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Garry Kasparov vs Nigel Short
Chess Olympiad (1988), Thessaloniki GRE, rd 6, Nov-19
Queen's Gambit Declined: Charousek (Petrosian) Variation (D31)  ·  1-0
ANALYSIS [x]

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Given 33 times; par: 34 [what's this?]

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Kibitzer's Corner
Dec-13-05  KingG: Short gets completely smashed in this game. Probably all his problems stem from the risky 9...c5!?, allowing White to stop Black from castling with the simple 10.Bh6!. After that, White just piles on the pressure down the e-file against the stranded king.

In the final position, Bxg5 is coming, and then it is all over.

Dec-13-05  hayton3: Yes - nice find. Kasparov just exploits the non-consolidated space behind Short's premature pawn advances.
Oct-26-11  SimonWebbsTiger: 10. Bh6 was a theoretical novelty; previously, 10. Bb5 had been seen (in Petrosian-Beliavsky, USSR 1982).

In GK's opinion (Informator - ref. 46/518), Short's error came at move 13. He suggested in his annotations <13...Nc6 14.Bg2 Bf8 15. 0-0 Bh6 16. Qh6 Qb6 17. Rad1 (17. Qg7 Ke7) 0-0-0 18. Rd2 > whilst <19...f6 > was more stubborn.

Oct-27-11  DrMAL: In this game Short used Charousek variation (3...Be7) that has several subvariations. 5.Bf4 started Alatortsev (5.Bf4 c6 6.e3 Bf5) which often prompts 7.g4! Be6 (or 7...Bg6 not as good) for strong and sharp attack as in recent Nakamura vs Aronian, 2011 (ignore silly criticism of 7.g4! there), this is main reason why 6...Bd6 often gets better results. Kasparov chose 6.Qc2 which can transpose to Alatortsev as it did, this was interesting alternative then. 6...Bd6 is most popular but results have been unimpressive and opening is still not played much, maybe 6...Nf6 is more promising. 6...g6 was interesting then but now considered quite poor and not really played at high level any more. Spassky originally tried it and lost Korchnoi vs Spassky, 1968 but maybe best example is famous Karpov loss Topalov vs Karpov, 1998.

9...c5 attempt at sharpness makes matters for black worse (10.Bh6! is obvious reason), best was simply to castle. Game is not good example of opening play, miniature is included because it shows excellent example of Kasparov attacking technique. On move 10 white has other options here is deep computer eval.

Houdini_20_x64: 32/78 31:03:42 1,177,070,553,482
+0.44 10.Bh6 Nc6 11.Bb5 cxd4 12.exd4 Bf8 13.Nge2
+0.36 10.Bb5+ Bd7 11.Bh6 Bxb5 12.Nxb5 cxd4 13.Ne2
+0.29 10.g4 Be6 11.Bh6 cxd4 12.exd4 a6 13.Bd3
+0.23 10.dxc5 0-0 11.Nge2 Bxc5 12.Nd4 Bd7 13.Bg5
+0.23 10.Nge2 0-0 11.dxc5 Bxc5 12.Nd4 Bd7 13.Bg5

Position here was worth deep computation, I was interested in how move order affects lines, such as idea of 10.g4 intermediate move since it had not been played earlier. It also keeps with old saying: see good move look for better one. Bb5+ was also interesting idea on move 10 or 11 but Kasparov wanted B on g2, allowing 11...a6 to prevent it. His technique here can be summarized as "sharp and most direct" avoiding anything fancy.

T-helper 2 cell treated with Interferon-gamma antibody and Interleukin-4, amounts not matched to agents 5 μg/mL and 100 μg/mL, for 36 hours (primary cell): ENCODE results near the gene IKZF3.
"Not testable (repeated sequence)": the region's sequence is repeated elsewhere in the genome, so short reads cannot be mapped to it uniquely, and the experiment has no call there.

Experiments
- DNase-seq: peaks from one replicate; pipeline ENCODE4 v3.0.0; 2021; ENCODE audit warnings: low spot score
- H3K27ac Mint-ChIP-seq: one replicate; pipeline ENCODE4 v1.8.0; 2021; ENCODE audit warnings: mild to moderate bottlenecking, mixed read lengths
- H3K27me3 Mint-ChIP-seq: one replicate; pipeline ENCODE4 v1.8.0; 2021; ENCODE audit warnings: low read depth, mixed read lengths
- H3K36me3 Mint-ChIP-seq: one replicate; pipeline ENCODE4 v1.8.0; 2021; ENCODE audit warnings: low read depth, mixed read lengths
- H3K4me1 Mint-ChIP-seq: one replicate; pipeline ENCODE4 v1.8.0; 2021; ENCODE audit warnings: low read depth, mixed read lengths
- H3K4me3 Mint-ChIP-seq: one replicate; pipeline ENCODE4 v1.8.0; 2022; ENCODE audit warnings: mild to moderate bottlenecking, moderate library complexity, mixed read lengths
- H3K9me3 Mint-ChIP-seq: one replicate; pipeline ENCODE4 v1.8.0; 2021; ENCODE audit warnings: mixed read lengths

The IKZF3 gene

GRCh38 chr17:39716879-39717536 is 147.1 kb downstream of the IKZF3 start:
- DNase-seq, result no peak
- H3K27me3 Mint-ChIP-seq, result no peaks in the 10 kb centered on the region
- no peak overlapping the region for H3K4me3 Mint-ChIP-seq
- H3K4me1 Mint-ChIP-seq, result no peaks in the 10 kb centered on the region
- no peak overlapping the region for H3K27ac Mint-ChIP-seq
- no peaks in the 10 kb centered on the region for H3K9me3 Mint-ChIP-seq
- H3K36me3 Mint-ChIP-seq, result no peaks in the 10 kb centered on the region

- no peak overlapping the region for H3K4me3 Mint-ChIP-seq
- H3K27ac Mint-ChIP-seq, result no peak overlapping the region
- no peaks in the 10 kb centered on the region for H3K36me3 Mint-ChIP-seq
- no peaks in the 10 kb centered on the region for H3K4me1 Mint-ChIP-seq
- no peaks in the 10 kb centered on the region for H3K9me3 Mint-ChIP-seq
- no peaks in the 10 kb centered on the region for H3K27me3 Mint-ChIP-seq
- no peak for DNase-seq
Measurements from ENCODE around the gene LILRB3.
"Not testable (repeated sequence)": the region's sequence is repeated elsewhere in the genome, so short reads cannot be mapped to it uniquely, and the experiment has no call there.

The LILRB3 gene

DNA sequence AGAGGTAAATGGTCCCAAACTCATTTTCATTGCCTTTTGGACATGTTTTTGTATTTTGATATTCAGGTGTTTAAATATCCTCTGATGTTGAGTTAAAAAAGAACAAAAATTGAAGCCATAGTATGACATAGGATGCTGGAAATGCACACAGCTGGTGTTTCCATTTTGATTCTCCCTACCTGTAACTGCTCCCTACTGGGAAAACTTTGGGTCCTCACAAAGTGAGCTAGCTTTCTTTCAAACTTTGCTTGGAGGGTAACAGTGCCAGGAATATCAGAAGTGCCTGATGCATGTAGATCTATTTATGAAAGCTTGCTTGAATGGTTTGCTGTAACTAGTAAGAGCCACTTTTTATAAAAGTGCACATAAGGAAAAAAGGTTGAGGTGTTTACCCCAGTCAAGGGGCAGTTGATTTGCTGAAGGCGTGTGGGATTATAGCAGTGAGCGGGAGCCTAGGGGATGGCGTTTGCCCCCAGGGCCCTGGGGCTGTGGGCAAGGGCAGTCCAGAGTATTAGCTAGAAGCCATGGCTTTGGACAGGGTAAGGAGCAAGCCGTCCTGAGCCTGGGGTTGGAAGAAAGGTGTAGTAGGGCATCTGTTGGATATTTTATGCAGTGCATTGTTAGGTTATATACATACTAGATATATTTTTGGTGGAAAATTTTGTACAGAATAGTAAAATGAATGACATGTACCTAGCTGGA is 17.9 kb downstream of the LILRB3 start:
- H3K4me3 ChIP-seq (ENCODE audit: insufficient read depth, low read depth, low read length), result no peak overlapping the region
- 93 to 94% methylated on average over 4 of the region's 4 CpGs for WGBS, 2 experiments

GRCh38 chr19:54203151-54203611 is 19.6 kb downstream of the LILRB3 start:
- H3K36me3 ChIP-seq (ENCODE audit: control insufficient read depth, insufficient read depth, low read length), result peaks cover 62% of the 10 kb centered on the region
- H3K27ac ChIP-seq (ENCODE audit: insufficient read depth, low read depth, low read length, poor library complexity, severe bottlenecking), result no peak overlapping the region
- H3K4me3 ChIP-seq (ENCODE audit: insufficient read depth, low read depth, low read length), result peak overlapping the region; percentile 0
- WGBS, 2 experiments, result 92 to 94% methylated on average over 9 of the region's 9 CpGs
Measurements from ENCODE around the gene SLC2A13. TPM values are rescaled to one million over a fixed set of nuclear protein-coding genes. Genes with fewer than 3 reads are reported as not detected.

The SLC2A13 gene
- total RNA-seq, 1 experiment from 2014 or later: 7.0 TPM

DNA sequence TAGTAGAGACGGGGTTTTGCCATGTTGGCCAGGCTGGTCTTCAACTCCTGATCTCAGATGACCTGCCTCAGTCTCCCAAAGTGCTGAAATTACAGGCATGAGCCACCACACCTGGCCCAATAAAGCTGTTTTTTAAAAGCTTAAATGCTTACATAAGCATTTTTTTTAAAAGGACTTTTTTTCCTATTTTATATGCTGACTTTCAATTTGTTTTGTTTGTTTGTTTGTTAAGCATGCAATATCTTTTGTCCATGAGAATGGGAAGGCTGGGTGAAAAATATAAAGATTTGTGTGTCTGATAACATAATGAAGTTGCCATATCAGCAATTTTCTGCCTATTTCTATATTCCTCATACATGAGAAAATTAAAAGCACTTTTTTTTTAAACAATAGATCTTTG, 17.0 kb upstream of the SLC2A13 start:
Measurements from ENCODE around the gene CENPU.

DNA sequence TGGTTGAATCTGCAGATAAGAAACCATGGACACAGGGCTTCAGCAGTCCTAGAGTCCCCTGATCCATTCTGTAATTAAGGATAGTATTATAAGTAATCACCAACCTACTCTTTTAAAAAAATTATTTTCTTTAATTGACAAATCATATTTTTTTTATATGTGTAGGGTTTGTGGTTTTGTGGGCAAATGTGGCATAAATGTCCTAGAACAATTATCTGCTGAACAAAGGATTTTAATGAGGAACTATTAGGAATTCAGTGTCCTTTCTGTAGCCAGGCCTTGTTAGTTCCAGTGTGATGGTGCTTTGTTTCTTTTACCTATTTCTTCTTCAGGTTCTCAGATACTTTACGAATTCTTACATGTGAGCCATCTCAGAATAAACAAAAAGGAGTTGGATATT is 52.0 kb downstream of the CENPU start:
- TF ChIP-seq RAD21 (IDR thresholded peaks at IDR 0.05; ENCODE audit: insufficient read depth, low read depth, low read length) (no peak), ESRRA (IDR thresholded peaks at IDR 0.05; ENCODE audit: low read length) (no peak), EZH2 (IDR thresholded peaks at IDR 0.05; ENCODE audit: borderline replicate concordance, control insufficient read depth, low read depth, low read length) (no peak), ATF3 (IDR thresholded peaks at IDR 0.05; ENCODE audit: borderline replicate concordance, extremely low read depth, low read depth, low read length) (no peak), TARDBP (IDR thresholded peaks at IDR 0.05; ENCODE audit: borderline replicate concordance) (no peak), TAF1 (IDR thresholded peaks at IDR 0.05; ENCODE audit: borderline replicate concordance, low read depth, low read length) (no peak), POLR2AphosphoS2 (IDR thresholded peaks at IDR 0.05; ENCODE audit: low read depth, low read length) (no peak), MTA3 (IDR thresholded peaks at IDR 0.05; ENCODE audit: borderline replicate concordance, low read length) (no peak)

Computer offers 12.Qe3 as best to pin B and centralize Q for pressure on e-file where 12...Be6 is also likely response. However, this is less sharp than 12.g4! so it is no surprise what Kasparov chose. Computer also gives long castle as transposition (12.g4 Be3 13.0-0-0 Nc6) but Kasparov was more interested in sharpness and tempo. Likewise, intermediate move 12.h4 Nc6 13.g4 was avoided, consistent with "sharp and most direct."

This immediately paid off, after 13.Nge2 to get N into attack Short chose 13...Nbd7?! instead of 13...Nc6 perhaps this was aimed at Bf8 with N to recapture then move away for castle. 13...Bf8 was also good, after B swap black K can go to g7. It seems Kasparov was almost clairvoyant about not playing Bb5 earlier 14.Bg2! was now excellent position for B. 14.Nf4! is also clearly strong but bishop on e6 is not going anywhere and Kasparov practices another key principle in his technique "don't rush!" 14...Nb6 clarified intention of 13...Nd7 to maneuver Nc4 but this requires three tempos, and worse 15.b3! puts N in bad position on b6 anyway, with no future and away from battle.

This shows another key principle to Kasparov technique "get opponent pieces away from battle" that often appears as some sort of magic in his games. After 15...Rc8 (strong) 16.0-0 Rc6 to try and create some sort of counterplay 17.h3! reinforcing g4 underlines black complete inability to do so (computer gives 17.a4! showing white dominance all over board). Here 17...Bf8 seems clearly best (earlier too) but again Short chooses slower 17...Nfd7 for some sort of maneuver. Kasparov took advantage with more important manuever Nd1-Nf2 readying N for attack.

Short again avoided 18...Bf8 I guess his otherwise pointless 18...Rg8 was aimed at going g5 as he shortly did. But 19...f5?! was again rather dubious, part of plan for K-side counterattack. Black pieces are not poised for this and 20.Rae1! to ready last piece, being consistent and ignoring was strong reply. Now 20...g5?! was probably decisive but 21...Bf7? instead of 21...Bxf5 insured white victory after 22.Ng4! black is in virtual zugzwang here. With 22...Bh5? desperation move 23.Ng3! made hopelessness even more obvious, resignation was clearly best.

Oct-27-11  DrMAL: <SWT> Thanx for Informator notes I did not see your post before making mine. Yes 13...Nbd7 was error as noted. But in Kasparov line 16...Qb6 looks dubious, more solid looking 16...Qe7 or 16...Qd6 evaluates strongest by computer as one might suspect, game is nearly equal then. After 16...Qb6?! much stronger is 17.Qg7! forcing 17...Ke7 and then 18.Rad1 has clear advantage. I think Kasparov did not pay as much attention here, he would almost certainly have played 17.Qg7! OTB, cheers.
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